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Humble Texas, Artist keeps finding new mediums to explore and create with. Artist Ray Gatica's latest creative avenue is creating (simulated stone) stucco Texas sculptures. Go to see Samples

This is something I have been wanting to do for a few years. These past few months, I found myself with time on my hands and decided to put the time into creating something.  

And, in keeping with my tradition of working big and large, I thought it would be fun creating some large Texas sculpture, as a lawn ornaments. And, coupling two facts - that the state of Texas has a unique easily recognizable shape and that unlike any other state’s shape, the Texas shape lends itself to something artistic. This was the inspiration for these unique artistic sculptors.  

 The idea came from one of my brother-in-laws who is an artist specializing in traditional Native American silver and turquoise jewelry.  But before he dedicated his time fully to his art, he worked in the construction field more specifically working with stucco. And when he started working with art and jewelry, he started to create flat -three dimensional pieces out of small pieces of the Styrofoam they use for the stucco base. The things he created were layered pieces with a stucco finish and then painted in traditional, southwest, American Indian colors and style. They were pretty pieces and instead of just being flat 2-dimensional pieces on the wall, the pieces were 3-D, and had more presence.

 I first saw his pieces a few years ago and thought they were something I could enjoy doing. So for the past few years they have been in the back of mind. I have never been sure what I wanted to do other than I liked the ideas of doing something along the same line as what he was doing.

 On the process: Think stucco: The base for the sculpture shapes are construction-grade Styrofoam that is cut and sculpted in the desired shape.  A glass-mesh is applied and then a stucco primer base is then laid over the mesh. They are then primed and painted with exterior grade paint with the Texas flag colors, or they can be left as a faux stone finish with a neutral color of stone gray or light brown, etc.

So far I have only done two. The first one is a about 41” inches high and 37 inches wide, by 6.5 inches in depth, with a 17” by 13” base; and weighs around 35 pounds. The finish on this is, I left plane in a neutral color but can be painted as the second one; keep reading below.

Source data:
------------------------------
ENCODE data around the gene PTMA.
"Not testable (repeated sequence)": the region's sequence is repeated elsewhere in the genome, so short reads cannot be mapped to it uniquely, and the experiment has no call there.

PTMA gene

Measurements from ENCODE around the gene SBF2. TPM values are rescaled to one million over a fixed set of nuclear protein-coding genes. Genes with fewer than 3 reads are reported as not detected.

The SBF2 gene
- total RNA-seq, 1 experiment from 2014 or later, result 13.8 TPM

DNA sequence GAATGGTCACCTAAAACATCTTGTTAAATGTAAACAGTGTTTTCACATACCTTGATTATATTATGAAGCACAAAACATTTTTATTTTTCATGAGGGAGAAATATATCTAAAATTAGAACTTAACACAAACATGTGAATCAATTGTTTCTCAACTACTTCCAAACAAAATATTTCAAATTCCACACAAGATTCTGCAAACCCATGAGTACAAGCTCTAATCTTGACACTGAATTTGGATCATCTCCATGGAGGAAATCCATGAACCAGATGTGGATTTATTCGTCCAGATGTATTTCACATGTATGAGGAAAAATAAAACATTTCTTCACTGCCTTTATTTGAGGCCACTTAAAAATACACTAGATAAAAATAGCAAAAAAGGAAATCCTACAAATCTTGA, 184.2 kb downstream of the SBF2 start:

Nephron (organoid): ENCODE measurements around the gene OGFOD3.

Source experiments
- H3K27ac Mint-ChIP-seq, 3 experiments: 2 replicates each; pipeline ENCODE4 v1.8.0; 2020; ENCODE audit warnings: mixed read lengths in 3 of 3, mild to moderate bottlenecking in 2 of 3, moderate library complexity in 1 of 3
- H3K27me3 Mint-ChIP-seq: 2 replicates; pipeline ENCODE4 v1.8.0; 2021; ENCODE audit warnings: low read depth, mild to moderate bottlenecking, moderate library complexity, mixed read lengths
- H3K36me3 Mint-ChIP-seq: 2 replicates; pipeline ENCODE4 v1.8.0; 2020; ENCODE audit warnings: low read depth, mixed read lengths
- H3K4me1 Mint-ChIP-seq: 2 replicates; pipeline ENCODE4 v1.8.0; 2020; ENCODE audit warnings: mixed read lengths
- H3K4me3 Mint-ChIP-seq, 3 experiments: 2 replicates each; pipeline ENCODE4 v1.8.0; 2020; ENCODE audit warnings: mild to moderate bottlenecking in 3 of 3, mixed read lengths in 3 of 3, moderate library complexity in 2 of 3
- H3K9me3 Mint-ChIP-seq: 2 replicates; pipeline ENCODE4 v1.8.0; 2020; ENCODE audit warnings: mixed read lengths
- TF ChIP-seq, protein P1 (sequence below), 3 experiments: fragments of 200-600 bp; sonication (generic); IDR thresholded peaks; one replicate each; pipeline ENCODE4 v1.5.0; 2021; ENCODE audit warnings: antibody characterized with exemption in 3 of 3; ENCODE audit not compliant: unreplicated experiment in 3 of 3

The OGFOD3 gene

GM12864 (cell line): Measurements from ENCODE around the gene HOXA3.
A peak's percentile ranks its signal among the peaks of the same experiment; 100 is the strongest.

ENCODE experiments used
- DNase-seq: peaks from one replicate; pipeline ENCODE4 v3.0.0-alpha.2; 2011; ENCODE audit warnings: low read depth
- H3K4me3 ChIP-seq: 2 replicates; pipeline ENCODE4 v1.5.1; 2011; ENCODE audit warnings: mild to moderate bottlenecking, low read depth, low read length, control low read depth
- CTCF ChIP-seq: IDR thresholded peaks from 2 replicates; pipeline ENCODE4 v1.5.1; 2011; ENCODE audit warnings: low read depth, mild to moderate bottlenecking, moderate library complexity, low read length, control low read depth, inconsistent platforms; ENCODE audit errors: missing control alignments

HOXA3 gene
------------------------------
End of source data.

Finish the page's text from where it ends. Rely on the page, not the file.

The second one is larger and more stylized version of the Texas shape. The idea was to give the Texas form a Brawny - broad-shoulders-and-narrow-at-the-hip look. When seen, from the front, it measures 12 inches in depth, at the top, and 6 inches at the bottom. This one is painted the traditional red, white and blue - Texas flag colors, and is approximately 48 inches tall, 42 inches wide, 12 inches in depth at the top and 6 inches at the base. The base measures 16” X 19” The weight on this is only 65 pounds, but they look a lot heavier.

The base: Each of the Texas shapes/sculptures are set in to the base with about 4 inches of concrete to secure them in to the base and make them bottom heavy - so that they will securely stand, without easily falling over. Unlike real stone sculptors that may weigh a few hundred pounds these sculptors weigh around 60 pounds, depending on the size, are light-weight so that they can be moved and relocated easily.

Customers have the option of having larger ones constructed if desired. We can also paint the address or name on the sculptures upon request. The possibilities are endless and just about any size can be created. They make nice lawn ornaments, plant stands, and decorative patio pieces. I am also thinking of making some mail box stands.

The sculptors are light weight, weighing only around 50 pounds. They can be moved around the house or yard. They are great for the garden, as lawn or patio ornaments. We can even make them into mail box holders.

The pieces can be seen at our website: www.GaticaArt.com and you can read about them there too. Ray Gatica can be contacted through the website or by emailing Ray@GaticaArt.com and by calling 281-441-9714.


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